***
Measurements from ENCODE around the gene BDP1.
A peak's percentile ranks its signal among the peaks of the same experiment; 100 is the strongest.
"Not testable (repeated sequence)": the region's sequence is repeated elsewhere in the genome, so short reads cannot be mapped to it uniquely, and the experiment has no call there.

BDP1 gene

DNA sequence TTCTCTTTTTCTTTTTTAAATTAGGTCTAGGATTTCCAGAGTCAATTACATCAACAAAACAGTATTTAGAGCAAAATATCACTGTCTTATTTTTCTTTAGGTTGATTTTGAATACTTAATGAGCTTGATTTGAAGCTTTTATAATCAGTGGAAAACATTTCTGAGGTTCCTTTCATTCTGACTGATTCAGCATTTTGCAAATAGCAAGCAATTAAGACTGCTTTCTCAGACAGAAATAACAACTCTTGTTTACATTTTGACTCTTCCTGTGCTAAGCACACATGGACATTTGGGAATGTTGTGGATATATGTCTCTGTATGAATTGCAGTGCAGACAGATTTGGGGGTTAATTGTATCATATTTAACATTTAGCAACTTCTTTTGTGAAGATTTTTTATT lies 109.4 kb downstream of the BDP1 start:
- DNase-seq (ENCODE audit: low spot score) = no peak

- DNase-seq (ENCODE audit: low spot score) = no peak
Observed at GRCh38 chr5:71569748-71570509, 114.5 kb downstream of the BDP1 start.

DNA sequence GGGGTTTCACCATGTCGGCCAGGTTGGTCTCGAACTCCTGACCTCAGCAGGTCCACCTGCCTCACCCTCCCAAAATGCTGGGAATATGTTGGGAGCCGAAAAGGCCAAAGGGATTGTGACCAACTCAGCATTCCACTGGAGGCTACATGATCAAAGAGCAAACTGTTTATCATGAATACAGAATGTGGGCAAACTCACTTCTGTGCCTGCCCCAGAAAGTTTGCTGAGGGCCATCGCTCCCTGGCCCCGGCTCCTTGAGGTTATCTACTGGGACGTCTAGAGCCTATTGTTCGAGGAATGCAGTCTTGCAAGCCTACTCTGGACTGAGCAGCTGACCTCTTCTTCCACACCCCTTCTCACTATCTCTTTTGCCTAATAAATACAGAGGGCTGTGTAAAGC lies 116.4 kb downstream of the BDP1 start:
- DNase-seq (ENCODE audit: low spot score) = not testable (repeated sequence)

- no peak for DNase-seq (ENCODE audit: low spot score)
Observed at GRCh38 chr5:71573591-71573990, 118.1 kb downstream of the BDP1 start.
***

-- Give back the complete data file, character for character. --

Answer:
Measurements from ENCODE around the gene BDP1.
A peak's percentile ranks its signal among the peaks of the same experiment; 100 is the strongest.
"Not testable (repeated sequence)": the region's sequence is repeated elsewhere in the genome, so short reads cannot be mapped to it uniquely, and the experiment has no call there.

BDP1 gene

DNA sequence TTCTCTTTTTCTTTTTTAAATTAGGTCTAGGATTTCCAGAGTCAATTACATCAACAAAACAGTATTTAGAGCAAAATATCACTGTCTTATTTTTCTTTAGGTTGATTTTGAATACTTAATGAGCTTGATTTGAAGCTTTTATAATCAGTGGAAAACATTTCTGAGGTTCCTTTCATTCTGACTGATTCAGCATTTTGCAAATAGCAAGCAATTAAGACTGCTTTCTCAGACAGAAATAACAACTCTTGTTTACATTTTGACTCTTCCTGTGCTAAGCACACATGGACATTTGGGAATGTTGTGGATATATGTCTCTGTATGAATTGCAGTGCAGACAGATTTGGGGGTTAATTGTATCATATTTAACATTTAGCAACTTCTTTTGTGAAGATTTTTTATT lies 109.4 kb downstream of the BDP1 start:
- DNase-seq (ENCODE audit: low spot score) = no peak

- DNase-seq (ENCODE audit: low spot score) = no peak
Observed at GRCh38 chr5:71569748-71570509, 114.5 kb downstream of the BDP1 start.

DNA sequence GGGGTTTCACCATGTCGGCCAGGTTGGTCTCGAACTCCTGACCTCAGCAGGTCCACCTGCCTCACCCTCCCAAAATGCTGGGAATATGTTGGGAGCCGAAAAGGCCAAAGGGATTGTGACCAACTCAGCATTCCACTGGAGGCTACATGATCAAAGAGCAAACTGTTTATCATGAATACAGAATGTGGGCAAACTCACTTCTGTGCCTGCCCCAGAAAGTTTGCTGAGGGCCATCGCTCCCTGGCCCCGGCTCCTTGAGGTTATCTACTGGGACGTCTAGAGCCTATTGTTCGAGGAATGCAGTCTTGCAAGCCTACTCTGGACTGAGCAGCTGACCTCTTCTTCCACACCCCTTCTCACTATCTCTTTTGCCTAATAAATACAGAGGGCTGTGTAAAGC lies 116.4 kb downstream of the BDP1 start:
- DNase-seq (ENCODE audit: low spot score) = not testable (repeated sequence)

- no peak for DNase-seq (ENCODE audit: low spot score)
Observed at GRCh38 chr5:71573591-71573990, 118.1 kb downstream of the BDP1 start.